Charles Blount, 8th Baron Mountjoy

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Charles Blount, 8th Baron Mountjoy, c. 1594.
Arms of Sir Charles Blount, 8th Baron Mountjoy, KG

Charles Blount (pronounced blunt), 8th Baron Mountjoy and 1st Earl of Devonshire (1563 – 3 April 1606) was an English nobleman and soldier who served as Lord Deputy of Ireland under Queen Elizabeth I, then as Lord Lieutenant under King James I.

Early life[edit]

The second son of James Blount, 6th Baron Mountjoy, Charles became the most notable of the later holders of the barony, inheriting the title in 1594 on the death of his unmarried elder brother William. The favour which his youthful good looks procured for him from Queen Elizabeth I of England aroused the jealousy of Robert Devereux, 2nd Earl of Essex, and led to a duel between the two courtiers, who later became close friends. Between 1586 and 1598 Charles spent a lot of time on the continent, serving in the Netherlands and in Brittany. He joined Essex and Sir Walter Raleigh in their expedition to the Azores in 1597, along with his distant cousin, Sir Christopher Blount. (Sir Christopher had married Essex's mother, Lettice Knollys, the Dowager Countess of Leicester, and he was afterwards executed for complicity in Essex's treason.)[1]

Ireland[edit]

In 1600 Mountjoy went to Ireland as Lord Deputy in succession to Essex and, with the able assistance of Sir George Carew, brought the Nine Years War to an end with ruthless scorched-earth tactics in the stronghold of the rebel Hugh O'Neill, 2nd Earl of Tyrone in Ulster. In July 1601 he had successfully ordered an amphibious landing at Lough Foyle, near Derry, which penetrated the north of the province and undermined the rebels. In the following December he defeated O'Neill's Spanish allies at Kinsale, and drove them out of the country. On 30 March 1603, six days after the death of Elizabeth and the accession of James I, O'Neill made peace with Mountjoy, signing the Treaty of Mellifont.Mountjoy continued in office with the more distinguished title of Lord-Lieutenant (1603–1604). He declared an amnesty for the rebels and granted them honourable terms, which caused some severe criticism from England.[1][2] He showed similar moderation in putting down the abortive risings in Cork and Wexford, where the city fathers, apparently with some vague idea of gaining greater toleration for Roman Catholics, refused to proclaim the new King.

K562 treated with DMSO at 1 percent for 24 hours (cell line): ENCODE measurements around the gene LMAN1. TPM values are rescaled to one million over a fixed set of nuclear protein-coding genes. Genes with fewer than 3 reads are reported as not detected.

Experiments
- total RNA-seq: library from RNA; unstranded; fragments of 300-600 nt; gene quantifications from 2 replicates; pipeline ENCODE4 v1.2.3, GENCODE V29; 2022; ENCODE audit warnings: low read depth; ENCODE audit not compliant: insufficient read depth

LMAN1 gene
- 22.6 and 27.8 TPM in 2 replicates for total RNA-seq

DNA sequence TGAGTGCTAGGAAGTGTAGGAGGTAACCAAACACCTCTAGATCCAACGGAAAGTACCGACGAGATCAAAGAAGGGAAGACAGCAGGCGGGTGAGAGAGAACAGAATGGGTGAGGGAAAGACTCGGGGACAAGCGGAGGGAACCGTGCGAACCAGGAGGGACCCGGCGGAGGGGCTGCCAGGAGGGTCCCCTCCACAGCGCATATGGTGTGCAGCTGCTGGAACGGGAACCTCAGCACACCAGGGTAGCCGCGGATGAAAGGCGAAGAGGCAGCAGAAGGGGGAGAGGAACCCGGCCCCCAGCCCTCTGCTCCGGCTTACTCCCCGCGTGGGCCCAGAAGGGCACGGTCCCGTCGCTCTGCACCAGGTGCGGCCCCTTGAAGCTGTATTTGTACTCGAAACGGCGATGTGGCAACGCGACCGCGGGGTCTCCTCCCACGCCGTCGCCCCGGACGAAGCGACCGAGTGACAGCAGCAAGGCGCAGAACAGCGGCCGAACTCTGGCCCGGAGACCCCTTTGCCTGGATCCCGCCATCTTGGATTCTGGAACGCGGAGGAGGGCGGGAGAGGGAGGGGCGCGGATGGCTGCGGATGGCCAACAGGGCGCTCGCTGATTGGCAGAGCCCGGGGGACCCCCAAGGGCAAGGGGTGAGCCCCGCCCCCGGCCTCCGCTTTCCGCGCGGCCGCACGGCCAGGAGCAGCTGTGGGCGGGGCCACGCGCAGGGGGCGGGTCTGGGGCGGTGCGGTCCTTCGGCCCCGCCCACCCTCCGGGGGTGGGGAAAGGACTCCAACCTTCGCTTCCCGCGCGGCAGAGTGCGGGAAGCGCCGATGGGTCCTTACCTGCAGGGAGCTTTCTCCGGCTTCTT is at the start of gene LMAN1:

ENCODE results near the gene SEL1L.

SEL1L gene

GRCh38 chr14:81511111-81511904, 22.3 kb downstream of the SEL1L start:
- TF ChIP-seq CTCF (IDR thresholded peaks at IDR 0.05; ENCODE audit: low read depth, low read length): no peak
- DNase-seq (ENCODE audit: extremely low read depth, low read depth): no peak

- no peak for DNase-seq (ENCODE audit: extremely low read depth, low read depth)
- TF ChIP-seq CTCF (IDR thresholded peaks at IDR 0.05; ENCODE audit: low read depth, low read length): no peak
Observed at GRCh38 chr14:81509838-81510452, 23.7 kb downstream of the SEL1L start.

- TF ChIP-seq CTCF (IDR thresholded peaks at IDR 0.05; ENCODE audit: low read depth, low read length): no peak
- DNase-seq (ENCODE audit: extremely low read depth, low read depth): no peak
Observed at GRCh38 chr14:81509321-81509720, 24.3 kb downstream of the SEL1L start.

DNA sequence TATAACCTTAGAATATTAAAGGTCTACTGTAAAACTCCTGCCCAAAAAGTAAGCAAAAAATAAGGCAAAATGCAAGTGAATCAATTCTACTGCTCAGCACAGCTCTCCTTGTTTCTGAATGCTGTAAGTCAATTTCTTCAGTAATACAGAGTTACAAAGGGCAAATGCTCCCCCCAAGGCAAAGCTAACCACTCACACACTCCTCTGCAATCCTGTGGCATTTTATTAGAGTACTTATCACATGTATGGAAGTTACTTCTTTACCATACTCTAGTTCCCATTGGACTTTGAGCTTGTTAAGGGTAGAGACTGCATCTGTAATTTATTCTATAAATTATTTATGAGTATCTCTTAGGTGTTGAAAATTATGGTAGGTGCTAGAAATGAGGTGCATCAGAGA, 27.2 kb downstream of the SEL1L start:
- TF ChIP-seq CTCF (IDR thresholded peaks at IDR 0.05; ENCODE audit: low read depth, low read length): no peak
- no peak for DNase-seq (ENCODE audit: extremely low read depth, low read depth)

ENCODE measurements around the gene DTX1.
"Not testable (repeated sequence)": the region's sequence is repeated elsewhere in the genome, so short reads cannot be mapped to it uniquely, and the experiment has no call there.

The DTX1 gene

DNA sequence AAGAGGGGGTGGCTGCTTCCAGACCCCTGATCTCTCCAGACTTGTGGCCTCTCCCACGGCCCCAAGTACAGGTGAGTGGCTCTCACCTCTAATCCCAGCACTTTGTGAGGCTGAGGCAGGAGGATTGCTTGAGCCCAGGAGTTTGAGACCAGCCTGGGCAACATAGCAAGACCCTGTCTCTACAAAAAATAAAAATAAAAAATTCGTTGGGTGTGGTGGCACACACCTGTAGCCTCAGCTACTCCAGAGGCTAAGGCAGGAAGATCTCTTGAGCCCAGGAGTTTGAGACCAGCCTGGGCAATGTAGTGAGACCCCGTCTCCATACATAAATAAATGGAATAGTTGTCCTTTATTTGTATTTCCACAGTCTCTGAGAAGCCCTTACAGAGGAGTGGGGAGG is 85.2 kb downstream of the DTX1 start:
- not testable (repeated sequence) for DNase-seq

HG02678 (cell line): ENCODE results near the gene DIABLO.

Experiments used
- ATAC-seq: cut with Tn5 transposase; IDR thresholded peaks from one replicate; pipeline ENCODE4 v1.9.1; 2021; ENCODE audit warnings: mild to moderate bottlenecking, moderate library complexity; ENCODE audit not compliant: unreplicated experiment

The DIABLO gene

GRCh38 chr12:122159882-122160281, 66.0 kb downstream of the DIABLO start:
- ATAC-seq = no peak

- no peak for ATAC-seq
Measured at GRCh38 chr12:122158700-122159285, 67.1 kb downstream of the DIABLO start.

Later life[edit]

On his return to England, Lord Mountjoy served as one of Sir Walter Raleigh's judges in 1603; and in the same year James I made him master of the ordnance and created him Earl of Devonshire, also granting him extensive estates.

Mountjoy took as his mistress Penelope Devereux, wife of Lord Rich and sister of Essex. After the execution of her brother in 1601, Lady Rich's husband divorced her in the ecclesiastical courts. Mountjoy, by whom she had already had several children, married her on 26 December 1605 at Wanstead House in London, in a ceremony conducted by his chaplain, William Laud, afterwards Archbishop of Canterbury.[1] This proceeding, carried out in defiance of canon law, was followed by the disgrace of both parties, who were banished from court by King James. The couple continued to live together as husband and wife with their children until his death a few months later. Blount died on 3 April 1606[1] and Penelope on 7 July 1607.

Penelope Rich's illegitimate children acknowledged by Charles Blount were:

  • Mountjoy Blount (1597–1663), later 1st Earl of Newport
  • Elizabeth Blount
  • John Blount

Legacy[edit]

Mountjoy left no legitimate children, and so the hereditary titles became extinct at his death.

Notes[edit]

  1. ^ a b c d Chisholm 1911.
  2. ^ Berleth, p. 293

References[edit]

Attribution
Political offices
Preceded by
The Marquess of Winchester
Lord Lieutenant of Hampshire
jointly with The Marquess of Winchester 1595–1598
The Lord Hunsdon 1597–1603
The Earl of Southampton 1604–1606

1595–1606
Succeeded by
The Earl of Southampton
Military offices
Vacant
Title last held by
The Earl of Essex
Master-General of the Ordnance
1603–1606
Vacant
Title next held by
The Lord Carew
Political offices
Preceded by
Lords Justices
Lord Deputy of Ireland
1600–1603
Succeeded by
Sir George Cary
 (Lord Deputy) 
Lord Lieutenant of Ireland
1603–1604
Peerage of England
New title Earl of Devonshire
1603–1606
Extinct
Preceded by
William Blount
Baron Mountjoy
1594–1606